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through a ground floor window into a wind instrument workshop where the students’ instruments are repaired. Liszt-related music is for sale at the entrance.

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estate investment scene. In 2003 he baffled the business world and the arts scene with a press conference: he said he would donate 3 billion forints to a foundation promoting contemporary fine arts. He acquired the villa, at a good address, which used to house the “Club of Young Artists”, a legendary venue for great exhibitions and drinking parties. The Institution opened in April 2004. Andrássy út and Városliget 227 Kogart (“Ko” and “Ga” are from the name of the funder, “Rt” is “Corp” in A Lukács Hungarian) is aConfectioner’s very funny name in ca ut Hungarian. The founder lost B Andrássy út 88 – 90. some sympathy on the way i ad Ar byC  interfering the Andrássywith út 87 – 89. curators whom he apE D Andrássy pointed who instantly út 98. ca ut .u

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Walk FOUR

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A Lukács Confectioner’s One of them was the B Andrássy út 88–90 C Andrássy studio of Jenőút 87–89 Barcsay be lla 98 AD Andrássy u. (1900 – 1988), a út master of Press rHouse modern BEHunga­ ian painting. The same block has a Zoltán Kodály museum in what used to be the composer’s residence. Further along Andrássy út, beyond Kodály körönd, the road becomes even airier. The houses sit further apart and hide behind front gardens. Further still, the road is lined with detached villas. Unfortunately permission was given after World War Two to build four modern buildings on this stretch. Two of them are especially out of place and are of strikingly inferior quality. Iz a

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Former Press House (MÚOSZ-székház) 28E, 29A VI. And­ rássy út 101. ••• The plans for this fine art nouveau villa are missing from the archives. All we know is that it was built sometime between 1900 and 1903 for the “timber-king of Szolnok” (a country town in south-eastern Hungary, not far from Budapest) and that for a short time it housed the Turkish Embassy. No two windows on the building are the same. My favourite ornaments are the birds under the first floor windows and the stairs leading to the twin chimneys. Above the birds there are some strange, totally non-functional iron consoles which used to hold a large sign saying “Huszonötödik Színház” (25th Theatre), referring to the 25th professional theatre company in Hungary which

Walk FOUR

Kodály körönd is one of the city’s finest circles. It consists of four buildings whose shape forms a circle (körönd). Of the four, architectural experts usually favor the one at Kodály körönd 88 – 90. My favourite is Kodály körönd 87 – 89, perhaps because of its rambling turret-rooms.

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Café Lukács (Lukács cukrászda) 27G – 28A VI. Andrássy út 70. ••• The imaginative conversion of this building put an end to a decade of stagnation in the life of this café, which was one of the nicest of the handful of Budapest’s truly grand cafés. It once belonged to the Lukács family but was confiscated in 1949. It closed to the public and became the cafeteria of the secret police. When I was a student, you could choose between the Baroque splendour upstairs and the 1930s elegance on the ground floor. Service was considerably slower upstairs, but there one could admire the naked porcelain lady on the marble fireplace combing her hair. You can still buy various sized copies of this statue in most large souvenir shops. In the corridor leading to the service area on the lower floor, there used to be furniture that evoked the era of Jean Cocteau. This is all gone now. But there is new life. The times they are a-changin’ we sang with Bob Dylan, when I was twenty. But changes then in Hungary changed nothing. Now they do, at a Chicago pace again, in this second exuberant fin-de-siècle in Budapest’s history. The new café here is a typical showcase.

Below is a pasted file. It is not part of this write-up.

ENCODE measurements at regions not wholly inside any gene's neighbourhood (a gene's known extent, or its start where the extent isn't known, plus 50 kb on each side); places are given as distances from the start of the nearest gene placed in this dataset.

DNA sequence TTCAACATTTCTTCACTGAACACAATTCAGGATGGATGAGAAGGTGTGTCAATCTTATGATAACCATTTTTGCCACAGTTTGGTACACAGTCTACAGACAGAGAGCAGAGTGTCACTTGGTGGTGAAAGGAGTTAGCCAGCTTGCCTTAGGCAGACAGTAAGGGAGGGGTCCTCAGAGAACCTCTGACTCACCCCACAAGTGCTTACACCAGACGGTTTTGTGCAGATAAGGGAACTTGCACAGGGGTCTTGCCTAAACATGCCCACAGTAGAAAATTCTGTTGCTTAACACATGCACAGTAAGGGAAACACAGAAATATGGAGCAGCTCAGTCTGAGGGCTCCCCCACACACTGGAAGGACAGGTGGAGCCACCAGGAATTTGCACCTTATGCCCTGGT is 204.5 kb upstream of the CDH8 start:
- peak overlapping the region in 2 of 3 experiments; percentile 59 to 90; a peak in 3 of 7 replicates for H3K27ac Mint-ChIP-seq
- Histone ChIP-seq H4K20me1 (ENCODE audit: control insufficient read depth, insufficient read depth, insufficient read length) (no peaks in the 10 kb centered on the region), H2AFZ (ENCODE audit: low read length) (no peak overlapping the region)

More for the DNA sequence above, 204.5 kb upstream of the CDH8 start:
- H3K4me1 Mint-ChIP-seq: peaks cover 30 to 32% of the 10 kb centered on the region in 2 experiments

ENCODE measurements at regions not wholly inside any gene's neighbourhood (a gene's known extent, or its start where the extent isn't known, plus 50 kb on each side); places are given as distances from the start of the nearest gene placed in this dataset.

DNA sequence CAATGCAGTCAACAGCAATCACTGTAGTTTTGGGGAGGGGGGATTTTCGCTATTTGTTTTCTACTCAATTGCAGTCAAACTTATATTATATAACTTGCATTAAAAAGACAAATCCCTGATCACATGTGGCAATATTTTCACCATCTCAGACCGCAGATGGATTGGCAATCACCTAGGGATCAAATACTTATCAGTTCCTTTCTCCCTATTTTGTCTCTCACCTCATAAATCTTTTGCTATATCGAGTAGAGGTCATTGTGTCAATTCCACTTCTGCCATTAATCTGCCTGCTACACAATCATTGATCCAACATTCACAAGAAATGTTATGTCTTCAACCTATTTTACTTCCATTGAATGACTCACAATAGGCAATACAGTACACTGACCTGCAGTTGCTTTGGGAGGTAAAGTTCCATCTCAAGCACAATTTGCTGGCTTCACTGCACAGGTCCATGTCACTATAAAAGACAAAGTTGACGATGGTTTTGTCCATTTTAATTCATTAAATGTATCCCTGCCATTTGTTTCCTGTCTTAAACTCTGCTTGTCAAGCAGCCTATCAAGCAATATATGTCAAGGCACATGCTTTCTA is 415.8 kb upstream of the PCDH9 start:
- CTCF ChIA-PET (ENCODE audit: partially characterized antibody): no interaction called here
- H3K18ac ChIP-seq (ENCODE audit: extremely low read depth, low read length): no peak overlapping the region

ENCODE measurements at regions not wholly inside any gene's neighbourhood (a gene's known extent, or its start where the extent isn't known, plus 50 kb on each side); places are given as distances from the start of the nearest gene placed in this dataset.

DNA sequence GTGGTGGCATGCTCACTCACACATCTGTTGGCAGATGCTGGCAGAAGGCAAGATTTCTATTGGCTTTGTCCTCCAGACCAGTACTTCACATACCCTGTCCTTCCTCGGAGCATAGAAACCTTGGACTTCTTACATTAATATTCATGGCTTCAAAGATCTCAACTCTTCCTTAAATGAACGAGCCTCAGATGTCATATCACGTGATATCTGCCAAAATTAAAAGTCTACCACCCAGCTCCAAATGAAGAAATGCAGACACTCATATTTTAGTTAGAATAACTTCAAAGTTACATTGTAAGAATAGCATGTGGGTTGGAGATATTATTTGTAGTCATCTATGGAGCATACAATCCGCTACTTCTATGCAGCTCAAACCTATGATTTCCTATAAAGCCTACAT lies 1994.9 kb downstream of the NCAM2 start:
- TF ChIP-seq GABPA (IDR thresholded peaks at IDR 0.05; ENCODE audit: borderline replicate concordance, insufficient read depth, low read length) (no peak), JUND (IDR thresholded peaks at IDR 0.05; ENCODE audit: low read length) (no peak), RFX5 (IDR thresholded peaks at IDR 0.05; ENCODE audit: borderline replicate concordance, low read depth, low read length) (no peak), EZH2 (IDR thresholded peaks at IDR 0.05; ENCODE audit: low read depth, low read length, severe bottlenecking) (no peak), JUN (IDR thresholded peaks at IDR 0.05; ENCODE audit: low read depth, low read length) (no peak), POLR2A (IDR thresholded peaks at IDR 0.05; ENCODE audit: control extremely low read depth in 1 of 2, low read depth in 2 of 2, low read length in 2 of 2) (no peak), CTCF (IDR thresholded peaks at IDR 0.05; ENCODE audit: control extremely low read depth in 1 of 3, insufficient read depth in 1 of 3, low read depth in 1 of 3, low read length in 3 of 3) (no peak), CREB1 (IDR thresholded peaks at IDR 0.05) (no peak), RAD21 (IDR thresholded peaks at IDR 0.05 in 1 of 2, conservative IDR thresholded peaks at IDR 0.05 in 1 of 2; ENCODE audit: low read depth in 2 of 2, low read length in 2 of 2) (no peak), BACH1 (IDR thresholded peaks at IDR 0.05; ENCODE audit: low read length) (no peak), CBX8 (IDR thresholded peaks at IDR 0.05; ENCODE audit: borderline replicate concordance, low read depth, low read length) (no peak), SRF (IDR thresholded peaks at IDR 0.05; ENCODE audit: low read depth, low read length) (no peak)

E  Press House

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The Old Kunsthalle – Academy of Fine Arts (Régi Műcsar­ nok – Képzőmű­vészeti Egyetem) 27F VI. Andrássy út 69. ••• This building was erected by Adolf Lang in 1877 and was financed by public contributions. It attempts to summarize Renaissance architecture, and somewhat resembles Palazzo Bevilacqua in Verona, Italy (1530). It says on its façade that it was financed by public donations. Now it houses the offices of the University of Fine Arts, and it has recently begun organizing exhibitions again. Everything inside, even the ceiling, is made of marble – some genuine, some faux. The State Puppet Theatre gives performances in the basement, which was the site of a legendary interwar cabaret. The building to the left was also built for the arts education, which is obvious when you look at the portraits on the façade: Bramante, Leonardo, Raffaello, Michelangelo, Dürer and others. (The building was designed by Lajos Rauscher, professor of the Academy – not yet a university, needless to say.)

2011.04.20. 15:49:47

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The Celebrated Insider's Guide, upgraded many times, probably the deepest and funnieast and truest portrait of any major European city. With...

András Török's Budapest: A Critical Guide  

The Celebrated Insider's Guide, upgraded many times, probably the deepest and funnieast and truest portrait of any major European city. With...

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